Speed camera group goes unlimited to maintain financial secrecy

Recent restructuring means consortium no longer required to file detailed accounts

The private company that operates speed camera vans on behalf of the State has moved to shield its significant profits from public gaze.

In a restructuring completed in recent months, the company behind the Go Safe consortium has changed to unlimited status, meaning the firm is no longer required to file detailed accounts.

The consortium, which includes Kerry businessman Xavier McAuliffe, has also changed its ownership structure so that it is ultimately controlled by an entity in the Isle of Man.

This has the effect of giving it a form of limited liability in Ireland, despite its unlimited status here.


The Go Safe consortium made profits of €50,000 a week in 2012.

It secured the €80 million Garda Síochána contract to operate the speed camera vans in 2009. The scale of its profitability was revealed in accounts filed by Road Safety Operations Ireland (RSOI) with the Companies Office last July.

The figures show that the firm recorded operating profits of €3.12 million in the 15 months to the end of March 31st, 2012.

"Contracts are monitored"
The Department of Justice, which awarded the contract, declined to comment on the consortium's move to conceal its financial performance. It would only say that "all contracts are monitored to ensure compliance with their terms".

The Road Safety Operations Ireland recently lodged a two- page auditor’s report with the Companies Office that does not outline the scale of its profits for 2013, but confirms it is still making money.

An accompanying annual return lists the directors as chief operating officer Gareth Brown, French national Emmanuel Michaux, Ivor McAuliffe and Xavier McAuliffe.

The RSOI’s change to unlimited status is similar to moves made by several firms with large Government contracts to provide accommodation for asylum seekers.

Fianna Fáil justice spokesman Niall Collins yesterday said: "Government departments should insist that companies who secure Government contracts should as a condition of contract remain limited companies and file their annual accounts in order to provide transparency to the public."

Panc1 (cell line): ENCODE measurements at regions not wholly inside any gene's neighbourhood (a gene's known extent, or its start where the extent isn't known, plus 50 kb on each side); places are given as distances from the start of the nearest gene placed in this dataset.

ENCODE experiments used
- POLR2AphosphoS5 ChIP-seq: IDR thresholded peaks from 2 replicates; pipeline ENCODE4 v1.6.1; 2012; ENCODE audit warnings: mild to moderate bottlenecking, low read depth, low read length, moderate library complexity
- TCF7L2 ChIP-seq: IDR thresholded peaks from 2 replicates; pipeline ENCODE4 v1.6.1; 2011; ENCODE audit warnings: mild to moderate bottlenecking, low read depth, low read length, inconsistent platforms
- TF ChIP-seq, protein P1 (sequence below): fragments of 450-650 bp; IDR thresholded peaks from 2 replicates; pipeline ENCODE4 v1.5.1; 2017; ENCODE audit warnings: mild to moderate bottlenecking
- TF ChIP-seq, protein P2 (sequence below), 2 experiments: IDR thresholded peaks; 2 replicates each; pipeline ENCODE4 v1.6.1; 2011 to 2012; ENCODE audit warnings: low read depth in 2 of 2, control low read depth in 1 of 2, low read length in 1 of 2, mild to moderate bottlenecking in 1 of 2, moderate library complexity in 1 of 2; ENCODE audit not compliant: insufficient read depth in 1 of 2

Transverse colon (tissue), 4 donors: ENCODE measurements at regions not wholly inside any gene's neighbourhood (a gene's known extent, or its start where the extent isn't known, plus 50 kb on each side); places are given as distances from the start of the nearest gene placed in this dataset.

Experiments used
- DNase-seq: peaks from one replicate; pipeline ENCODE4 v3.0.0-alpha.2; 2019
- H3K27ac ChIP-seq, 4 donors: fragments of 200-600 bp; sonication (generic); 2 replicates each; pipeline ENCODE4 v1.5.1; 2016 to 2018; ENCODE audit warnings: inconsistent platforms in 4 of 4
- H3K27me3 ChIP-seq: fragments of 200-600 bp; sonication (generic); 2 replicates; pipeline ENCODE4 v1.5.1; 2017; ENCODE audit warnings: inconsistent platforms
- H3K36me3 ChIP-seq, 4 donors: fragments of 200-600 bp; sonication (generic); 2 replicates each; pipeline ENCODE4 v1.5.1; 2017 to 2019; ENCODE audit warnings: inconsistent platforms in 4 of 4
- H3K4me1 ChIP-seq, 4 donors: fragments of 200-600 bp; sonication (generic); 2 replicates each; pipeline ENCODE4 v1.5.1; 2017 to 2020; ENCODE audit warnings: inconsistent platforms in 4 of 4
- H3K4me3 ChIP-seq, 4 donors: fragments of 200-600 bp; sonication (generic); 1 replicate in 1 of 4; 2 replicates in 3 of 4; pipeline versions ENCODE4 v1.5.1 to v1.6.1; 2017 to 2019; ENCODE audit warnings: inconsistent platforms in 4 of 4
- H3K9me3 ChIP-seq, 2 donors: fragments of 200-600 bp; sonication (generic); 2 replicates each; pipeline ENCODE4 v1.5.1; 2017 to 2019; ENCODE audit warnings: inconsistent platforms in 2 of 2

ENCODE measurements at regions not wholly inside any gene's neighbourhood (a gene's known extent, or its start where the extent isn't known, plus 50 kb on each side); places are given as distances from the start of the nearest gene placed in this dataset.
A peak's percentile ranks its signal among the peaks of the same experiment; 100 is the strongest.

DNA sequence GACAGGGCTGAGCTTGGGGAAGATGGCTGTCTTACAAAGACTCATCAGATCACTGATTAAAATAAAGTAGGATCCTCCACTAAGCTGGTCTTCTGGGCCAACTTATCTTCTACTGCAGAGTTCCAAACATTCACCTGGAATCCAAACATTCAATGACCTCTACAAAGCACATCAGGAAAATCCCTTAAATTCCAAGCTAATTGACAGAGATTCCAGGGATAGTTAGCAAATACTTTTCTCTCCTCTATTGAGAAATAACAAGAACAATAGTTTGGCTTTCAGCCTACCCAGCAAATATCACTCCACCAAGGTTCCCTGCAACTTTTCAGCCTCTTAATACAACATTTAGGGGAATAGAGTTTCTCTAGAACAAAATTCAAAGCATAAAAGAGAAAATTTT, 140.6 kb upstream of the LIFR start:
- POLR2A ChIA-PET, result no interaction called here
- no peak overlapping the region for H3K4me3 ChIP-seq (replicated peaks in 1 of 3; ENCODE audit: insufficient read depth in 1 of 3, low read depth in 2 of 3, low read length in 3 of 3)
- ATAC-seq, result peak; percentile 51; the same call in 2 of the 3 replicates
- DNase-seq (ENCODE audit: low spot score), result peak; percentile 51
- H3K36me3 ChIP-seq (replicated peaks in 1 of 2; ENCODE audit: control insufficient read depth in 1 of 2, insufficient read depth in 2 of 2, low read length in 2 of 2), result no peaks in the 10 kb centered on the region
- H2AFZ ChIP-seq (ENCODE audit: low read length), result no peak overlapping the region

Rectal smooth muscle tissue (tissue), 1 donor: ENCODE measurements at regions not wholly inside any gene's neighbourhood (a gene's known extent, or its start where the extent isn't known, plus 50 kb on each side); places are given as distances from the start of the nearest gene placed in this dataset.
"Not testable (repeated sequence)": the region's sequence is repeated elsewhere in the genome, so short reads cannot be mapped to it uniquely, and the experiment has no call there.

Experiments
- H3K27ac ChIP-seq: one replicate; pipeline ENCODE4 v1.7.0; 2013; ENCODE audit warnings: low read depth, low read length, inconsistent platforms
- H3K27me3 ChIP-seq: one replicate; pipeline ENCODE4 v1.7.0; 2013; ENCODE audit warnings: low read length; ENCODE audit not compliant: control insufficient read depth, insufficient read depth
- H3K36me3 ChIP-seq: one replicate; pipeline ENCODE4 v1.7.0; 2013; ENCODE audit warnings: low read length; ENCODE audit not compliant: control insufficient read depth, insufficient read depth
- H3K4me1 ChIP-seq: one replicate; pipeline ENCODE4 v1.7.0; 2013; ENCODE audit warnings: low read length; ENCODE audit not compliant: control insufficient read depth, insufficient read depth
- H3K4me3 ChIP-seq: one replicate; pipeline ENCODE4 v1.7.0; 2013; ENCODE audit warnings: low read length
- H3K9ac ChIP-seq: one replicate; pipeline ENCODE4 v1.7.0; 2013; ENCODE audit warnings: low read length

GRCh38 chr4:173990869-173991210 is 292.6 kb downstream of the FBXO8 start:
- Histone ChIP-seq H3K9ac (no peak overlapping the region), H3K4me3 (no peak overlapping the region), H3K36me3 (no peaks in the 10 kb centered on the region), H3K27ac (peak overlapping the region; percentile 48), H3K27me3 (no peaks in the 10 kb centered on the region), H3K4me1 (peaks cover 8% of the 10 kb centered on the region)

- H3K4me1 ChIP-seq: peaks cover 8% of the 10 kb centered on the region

He added: “As we have seen from the Irish Water situation, this Government doesn’t seem to value transparency or accountability.”

Work got under way on the five-year Go Safe contract – with the option of one further year – in November 2010 and on average, the Go Safe vans detect one speeding motorist an hour.

This works out at 72,000 detections per annum as the consortium is contracted to provide 6,000 hours an month.

The Go Safe cameras operate on sections of road that have a history of collisions where speed was a contributory factor. The locations of the cameras are available on the Garda website.

Profits reduced
The operating profit in 2012 followed an operating loss of €2.5 million in 2011.

The accounts for the year to the end of March 2012 show that the operating profits were reduced by finance costs totalling €886,734, resulting in a pre-tax profit of €2.23 million.

The firm’s accumulated loss at the end of March 2012 stood at €836,769.

The company could not be reached for comment yesterday. However a spokesman for the company last July stated that the firm expected to eliminate retained losses within the following 12 months.

Gordon Deegan

Gordon Deegan

Gordon Deegan is a contributor to The Irish Times

Mark Paul

Mark Paul

Mark Paul is London Correspondent for The Irish Times